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unfeeling

[uhn-fee-ling] /ʌnˈfi lɪŋ/
adjective
1.
not feeling; devoid of feeling; insensible or insensate.
2.
unsympathetic; callous:
an intelligent but unfeeling man.
Origin of unfeeling
1000
before 1000; Middle English; Old English unfelende. See un-1, feel, -ing2
Related forms
unfeelingly, adverb
unfeelingness, noun
Synonyms
1. numb. 2. hardhearted. See hard.
Antonyms
2. sympathetic.
Dictionary.com Unabridged
Based on the Random House Dictionary, © Random House, Inc. 2015.
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Examples from the Web for unfeeling
Contemporary Examples
Historical Examples
  • Even to calculate on a mans death and make arrangements for filling his place is justly esteemed indecorous and unfeeling.

  • He is not so ungenerous a man as you think him: nor has he an unfeeling heart.

    Clarissa, Volume 2 (of 9) Samuel Richardson
  • Yet with the closest secrecy she misled—with the most unfeeling coldness left me.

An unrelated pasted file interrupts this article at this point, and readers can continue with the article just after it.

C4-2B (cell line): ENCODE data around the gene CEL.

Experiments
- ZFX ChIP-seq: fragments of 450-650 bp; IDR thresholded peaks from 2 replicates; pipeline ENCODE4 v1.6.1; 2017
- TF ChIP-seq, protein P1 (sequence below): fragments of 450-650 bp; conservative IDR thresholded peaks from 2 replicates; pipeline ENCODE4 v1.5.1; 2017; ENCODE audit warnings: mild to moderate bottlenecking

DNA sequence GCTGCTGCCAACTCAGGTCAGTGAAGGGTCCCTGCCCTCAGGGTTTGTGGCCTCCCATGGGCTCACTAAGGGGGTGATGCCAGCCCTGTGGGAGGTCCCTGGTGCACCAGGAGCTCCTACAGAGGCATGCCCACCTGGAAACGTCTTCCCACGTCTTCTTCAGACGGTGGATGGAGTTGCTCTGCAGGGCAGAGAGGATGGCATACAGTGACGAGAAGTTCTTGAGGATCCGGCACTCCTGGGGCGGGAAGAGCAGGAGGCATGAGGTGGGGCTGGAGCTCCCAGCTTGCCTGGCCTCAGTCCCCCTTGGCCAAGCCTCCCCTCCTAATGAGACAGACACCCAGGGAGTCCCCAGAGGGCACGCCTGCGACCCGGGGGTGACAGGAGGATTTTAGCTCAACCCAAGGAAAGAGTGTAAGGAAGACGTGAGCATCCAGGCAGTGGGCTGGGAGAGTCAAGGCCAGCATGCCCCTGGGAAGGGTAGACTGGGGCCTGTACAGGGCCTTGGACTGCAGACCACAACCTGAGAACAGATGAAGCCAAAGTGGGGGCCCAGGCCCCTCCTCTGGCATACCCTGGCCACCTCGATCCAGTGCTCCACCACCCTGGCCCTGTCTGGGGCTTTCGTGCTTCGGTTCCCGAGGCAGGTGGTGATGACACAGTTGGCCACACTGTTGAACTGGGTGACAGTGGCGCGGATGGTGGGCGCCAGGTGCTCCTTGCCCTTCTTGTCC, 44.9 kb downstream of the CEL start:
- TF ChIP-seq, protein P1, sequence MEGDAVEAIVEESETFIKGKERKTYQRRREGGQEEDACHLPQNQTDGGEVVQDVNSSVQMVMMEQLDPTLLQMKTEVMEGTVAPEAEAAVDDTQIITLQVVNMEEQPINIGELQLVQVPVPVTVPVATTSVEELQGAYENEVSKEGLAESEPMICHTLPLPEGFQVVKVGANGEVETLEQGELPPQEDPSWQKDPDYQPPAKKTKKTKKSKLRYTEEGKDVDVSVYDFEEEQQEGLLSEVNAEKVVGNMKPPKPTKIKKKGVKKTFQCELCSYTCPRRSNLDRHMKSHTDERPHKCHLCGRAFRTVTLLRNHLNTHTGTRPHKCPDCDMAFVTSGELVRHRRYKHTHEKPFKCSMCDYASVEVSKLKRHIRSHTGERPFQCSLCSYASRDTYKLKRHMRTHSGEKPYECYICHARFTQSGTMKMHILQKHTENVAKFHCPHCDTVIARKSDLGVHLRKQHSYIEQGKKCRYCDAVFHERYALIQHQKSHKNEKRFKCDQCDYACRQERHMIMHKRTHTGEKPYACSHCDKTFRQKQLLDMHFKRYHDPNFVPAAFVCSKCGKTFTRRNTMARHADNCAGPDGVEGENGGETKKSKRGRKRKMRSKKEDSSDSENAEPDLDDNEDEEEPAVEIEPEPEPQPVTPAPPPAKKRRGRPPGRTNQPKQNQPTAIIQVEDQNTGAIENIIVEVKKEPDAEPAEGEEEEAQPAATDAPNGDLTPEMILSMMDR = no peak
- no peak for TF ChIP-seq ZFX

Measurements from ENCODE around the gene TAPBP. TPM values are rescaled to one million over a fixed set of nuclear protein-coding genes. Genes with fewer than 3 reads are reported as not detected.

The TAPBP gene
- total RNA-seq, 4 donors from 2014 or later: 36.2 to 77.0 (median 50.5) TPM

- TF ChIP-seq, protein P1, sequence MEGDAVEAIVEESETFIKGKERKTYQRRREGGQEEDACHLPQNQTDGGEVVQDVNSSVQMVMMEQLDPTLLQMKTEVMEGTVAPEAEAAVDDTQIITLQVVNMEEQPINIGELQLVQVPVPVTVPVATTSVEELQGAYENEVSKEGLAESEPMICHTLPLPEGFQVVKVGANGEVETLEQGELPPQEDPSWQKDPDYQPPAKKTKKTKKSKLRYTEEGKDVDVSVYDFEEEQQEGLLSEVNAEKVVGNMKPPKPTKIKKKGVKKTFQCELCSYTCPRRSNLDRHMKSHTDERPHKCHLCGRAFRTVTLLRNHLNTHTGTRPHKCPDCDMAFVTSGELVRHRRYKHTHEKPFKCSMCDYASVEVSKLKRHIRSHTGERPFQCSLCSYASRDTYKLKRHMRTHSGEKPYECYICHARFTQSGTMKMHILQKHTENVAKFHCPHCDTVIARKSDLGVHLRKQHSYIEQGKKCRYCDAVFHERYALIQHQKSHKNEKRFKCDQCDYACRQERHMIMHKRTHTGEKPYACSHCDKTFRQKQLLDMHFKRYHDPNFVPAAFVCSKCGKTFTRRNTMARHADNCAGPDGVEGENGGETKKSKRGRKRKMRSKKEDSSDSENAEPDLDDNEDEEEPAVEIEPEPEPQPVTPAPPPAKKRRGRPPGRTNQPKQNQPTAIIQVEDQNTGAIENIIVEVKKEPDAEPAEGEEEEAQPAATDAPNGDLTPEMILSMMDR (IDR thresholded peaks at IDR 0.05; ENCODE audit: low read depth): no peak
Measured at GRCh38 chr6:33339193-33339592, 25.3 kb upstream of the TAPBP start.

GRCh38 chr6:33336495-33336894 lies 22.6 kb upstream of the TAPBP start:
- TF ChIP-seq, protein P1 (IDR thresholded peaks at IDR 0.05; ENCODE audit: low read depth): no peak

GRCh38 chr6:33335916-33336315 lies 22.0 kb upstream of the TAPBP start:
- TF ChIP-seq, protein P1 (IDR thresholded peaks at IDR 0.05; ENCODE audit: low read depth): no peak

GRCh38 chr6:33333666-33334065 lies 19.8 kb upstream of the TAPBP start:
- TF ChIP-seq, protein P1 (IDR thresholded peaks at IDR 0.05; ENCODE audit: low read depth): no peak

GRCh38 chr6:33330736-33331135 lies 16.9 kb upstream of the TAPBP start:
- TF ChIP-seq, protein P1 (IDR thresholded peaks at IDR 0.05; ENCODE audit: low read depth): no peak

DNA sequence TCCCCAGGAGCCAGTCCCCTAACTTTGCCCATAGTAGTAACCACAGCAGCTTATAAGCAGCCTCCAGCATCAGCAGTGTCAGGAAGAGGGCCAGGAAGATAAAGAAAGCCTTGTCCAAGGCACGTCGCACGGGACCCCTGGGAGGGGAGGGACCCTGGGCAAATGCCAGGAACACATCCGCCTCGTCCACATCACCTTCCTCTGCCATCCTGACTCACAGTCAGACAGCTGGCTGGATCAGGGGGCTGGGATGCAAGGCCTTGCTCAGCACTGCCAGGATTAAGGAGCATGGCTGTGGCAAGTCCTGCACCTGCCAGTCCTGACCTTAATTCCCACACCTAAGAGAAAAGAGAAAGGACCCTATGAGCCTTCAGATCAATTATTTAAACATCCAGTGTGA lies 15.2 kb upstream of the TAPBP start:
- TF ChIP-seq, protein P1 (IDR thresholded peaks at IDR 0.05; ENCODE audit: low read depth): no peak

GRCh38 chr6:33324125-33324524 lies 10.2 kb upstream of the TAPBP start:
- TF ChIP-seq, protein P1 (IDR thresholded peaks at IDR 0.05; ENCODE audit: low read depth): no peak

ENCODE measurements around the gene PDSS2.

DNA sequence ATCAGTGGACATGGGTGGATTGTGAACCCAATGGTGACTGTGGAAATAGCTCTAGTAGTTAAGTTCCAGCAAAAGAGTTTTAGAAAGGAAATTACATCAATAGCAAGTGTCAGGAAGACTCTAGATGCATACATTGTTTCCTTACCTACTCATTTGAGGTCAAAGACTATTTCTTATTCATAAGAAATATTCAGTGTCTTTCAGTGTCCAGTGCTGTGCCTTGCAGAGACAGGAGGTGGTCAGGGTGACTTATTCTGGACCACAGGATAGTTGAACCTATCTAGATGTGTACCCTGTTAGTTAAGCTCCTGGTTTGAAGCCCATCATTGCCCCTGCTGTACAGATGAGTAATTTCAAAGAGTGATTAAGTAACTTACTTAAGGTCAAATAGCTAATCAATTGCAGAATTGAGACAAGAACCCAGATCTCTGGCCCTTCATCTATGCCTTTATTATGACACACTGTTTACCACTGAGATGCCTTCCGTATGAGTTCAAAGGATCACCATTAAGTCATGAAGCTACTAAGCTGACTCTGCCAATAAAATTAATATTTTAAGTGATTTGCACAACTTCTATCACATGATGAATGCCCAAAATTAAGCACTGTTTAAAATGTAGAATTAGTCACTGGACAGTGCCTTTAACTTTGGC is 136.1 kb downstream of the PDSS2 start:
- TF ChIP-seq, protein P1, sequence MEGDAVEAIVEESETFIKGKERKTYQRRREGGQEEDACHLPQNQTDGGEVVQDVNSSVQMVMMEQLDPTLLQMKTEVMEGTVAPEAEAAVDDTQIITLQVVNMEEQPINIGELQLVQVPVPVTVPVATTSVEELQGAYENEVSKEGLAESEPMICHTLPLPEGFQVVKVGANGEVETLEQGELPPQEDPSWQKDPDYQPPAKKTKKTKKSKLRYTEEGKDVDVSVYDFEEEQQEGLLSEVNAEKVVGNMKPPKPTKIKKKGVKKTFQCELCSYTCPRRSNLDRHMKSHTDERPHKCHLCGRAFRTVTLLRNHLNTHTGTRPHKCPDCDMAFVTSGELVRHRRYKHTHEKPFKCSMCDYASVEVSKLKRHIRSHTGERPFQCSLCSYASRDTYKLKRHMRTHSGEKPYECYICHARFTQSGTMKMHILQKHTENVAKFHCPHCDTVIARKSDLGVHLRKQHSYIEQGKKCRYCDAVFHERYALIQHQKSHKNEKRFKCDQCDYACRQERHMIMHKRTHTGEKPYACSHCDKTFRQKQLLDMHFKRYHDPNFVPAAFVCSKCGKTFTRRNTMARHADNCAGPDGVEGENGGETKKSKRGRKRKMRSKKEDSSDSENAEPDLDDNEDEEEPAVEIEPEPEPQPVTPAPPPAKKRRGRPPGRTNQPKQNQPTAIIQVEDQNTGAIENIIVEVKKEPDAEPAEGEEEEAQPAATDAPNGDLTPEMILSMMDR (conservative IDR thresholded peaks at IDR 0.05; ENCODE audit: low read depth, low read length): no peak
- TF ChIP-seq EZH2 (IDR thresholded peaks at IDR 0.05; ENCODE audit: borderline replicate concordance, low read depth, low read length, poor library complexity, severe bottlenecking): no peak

Self-control Mary Brunton
  • I am better there, it is unfeeling in me to be here, when I can do the least thing there.

    Little Dorrit Charles Dickens
  • unfeeling jests and pranks at the expense of others beget unhappiness and discomfort at the expense of ourselves.

  • He was by no means an unfeeling man, but he had his duty to do.

    The Law-Breakers Ridgwell Cullum
  • Across this eloquent silence that the softest sound would have jarred upon, a cold, unfeeling voice broke harshly.

    Joel: A Boy of Galilee Annie Fellows Johnston
British Dictionary definitions for unfeeling

unfeeling

/ʌnˈfiːlɪŋ/
adjective
1.
without sympathy; callous
2.
without physical feeling or sensation
Derived Forms
unfeelingly, adverb
unfeelingness, noun
Collins English Dictionary - Complete & Unabridged 2012 Digital Edition
© William Collins Sons & Co. Ltd. 1979, 1986 © HarperCollins
Publishers 1998, 2000, 2003, 2005, 2006, 2007, 2009, 2012
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Word Origin and History for unfeeling
adj.

late Old English, "having no sensation," from un- (1) "not" + feeling (see feel (v.)). Meaning "devoid of kindly or tender feelings" is recorded from 1590s. Related: Unfeelingly.

Online Etymology Dictionary, © 2010 Douglas Harper
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